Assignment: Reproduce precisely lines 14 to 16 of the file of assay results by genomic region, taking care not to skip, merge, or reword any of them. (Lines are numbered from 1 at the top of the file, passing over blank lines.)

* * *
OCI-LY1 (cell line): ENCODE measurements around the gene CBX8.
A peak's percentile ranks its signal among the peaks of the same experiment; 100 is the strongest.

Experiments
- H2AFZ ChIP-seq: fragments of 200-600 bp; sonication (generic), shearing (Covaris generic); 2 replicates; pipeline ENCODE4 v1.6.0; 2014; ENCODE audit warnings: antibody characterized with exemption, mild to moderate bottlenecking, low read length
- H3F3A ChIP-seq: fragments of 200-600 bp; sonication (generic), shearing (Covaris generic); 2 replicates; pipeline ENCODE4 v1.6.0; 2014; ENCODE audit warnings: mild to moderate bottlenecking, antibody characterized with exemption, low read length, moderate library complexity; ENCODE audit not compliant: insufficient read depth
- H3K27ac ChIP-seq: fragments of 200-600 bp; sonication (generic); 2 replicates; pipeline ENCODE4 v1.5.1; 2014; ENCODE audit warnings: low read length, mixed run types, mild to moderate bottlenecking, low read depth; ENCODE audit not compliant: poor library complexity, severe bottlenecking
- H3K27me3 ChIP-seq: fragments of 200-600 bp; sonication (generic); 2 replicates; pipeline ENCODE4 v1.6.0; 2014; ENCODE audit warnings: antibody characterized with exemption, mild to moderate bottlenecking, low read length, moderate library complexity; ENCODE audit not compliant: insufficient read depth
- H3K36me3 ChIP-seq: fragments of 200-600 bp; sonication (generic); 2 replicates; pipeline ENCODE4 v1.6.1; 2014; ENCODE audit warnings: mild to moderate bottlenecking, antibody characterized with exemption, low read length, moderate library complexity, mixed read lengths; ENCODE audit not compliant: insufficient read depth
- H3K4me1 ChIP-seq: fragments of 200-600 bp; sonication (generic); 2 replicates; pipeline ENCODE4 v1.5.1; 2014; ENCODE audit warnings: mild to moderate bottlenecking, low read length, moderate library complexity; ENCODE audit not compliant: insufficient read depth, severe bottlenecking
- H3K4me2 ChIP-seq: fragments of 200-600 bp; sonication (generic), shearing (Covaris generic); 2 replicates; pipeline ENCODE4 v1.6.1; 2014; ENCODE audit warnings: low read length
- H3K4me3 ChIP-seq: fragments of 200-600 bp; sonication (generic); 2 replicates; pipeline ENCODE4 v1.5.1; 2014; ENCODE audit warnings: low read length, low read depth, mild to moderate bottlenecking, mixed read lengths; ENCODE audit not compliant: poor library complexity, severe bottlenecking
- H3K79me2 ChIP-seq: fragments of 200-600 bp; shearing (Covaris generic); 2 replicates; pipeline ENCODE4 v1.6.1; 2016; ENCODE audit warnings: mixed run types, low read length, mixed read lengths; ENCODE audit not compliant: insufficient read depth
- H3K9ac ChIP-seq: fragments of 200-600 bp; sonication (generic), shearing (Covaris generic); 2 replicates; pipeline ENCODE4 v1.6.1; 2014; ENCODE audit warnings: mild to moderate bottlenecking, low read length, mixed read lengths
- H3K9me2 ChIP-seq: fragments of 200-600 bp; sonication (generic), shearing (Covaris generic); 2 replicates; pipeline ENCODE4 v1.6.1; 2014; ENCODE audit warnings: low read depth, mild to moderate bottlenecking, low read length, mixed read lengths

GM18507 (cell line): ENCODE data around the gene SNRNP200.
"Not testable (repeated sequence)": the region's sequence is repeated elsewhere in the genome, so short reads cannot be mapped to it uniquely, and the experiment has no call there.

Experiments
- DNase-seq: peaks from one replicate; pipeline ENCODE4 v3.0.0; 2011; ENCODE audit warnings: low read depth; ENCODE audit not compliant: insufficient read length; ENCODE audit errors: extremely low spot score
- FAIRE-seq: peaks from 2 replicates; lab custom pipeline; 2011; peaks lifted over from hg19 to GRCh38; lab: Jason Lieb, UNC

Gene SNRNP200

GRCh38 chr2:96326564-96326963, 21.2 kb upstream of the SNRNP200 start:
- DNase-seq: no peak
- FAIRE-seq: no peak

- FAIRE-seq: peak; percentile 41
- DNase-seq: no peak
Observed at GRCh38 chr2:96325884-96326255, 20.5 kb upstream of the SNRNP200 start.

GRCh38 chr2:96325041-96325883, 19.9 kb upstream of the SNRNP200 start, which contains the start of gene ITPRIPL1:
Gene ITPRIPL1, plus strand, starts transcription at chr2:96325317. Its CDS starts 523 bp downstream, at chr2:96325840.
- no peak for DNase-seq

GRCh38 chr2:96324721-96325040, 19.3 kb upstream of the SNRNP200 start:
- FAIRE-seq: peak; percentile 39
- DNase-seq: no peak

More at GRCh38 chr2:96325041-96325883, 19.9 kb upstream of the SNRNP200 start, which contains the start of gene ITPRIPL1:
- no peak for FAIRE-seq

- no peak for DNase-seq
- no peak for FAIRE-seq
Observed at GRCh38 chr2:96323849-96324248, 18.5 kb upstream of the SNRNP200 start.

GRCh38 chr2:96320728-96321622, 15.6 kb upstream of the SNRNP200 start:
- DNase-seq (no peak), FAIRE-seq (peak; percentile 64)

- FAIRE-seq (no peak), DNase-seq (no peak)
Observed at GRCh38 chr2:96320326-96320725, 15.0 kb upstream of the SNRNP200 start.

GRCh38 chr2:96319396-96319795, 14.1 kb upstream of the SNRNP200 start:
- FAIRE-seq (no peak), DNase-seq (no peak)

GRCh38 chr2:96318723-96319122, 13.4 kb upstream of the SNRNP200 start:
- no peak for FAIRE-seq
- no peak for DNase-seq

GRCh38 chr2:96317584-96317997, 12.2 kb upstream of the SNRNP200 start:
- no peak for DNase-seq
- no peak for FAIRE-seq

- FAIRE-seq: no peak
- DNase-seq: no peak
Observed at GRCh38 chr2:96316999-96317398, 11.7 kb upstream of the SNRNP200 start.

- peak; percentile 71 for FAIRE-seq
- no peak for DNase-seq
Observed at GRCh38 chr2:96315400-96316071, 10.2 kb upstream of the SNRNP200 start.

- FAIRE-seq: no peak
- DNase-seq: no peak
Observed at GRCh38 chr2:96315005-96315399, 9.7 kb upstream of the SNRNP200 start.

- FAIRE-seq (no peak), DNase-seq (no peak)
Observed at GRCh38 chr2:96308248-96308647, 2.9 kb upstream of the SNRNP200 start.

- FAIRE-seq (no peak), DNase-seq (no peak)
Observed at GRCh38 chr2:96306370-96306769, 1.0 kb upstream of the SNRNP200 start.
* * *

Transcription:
- H3K9me2 ChIP-seq: fragments of 200-600 bp; sonication (generic), shearing (Covaris generic); 2 replicates; pipeline ENCODE4 v1.6.1; 2014; ENCODE audit warnings: low read depth, mild to moderate bottlenecking, low read length, mixed read lengths

GM18507 (cell line): ENCODE data around the gene SNRNP200.
"Not testable (repeated sequence)": the region's sequence is repeated elsewhere in the genome, so short reads cannot be mapped to it uniquely, and the experiment has no call there.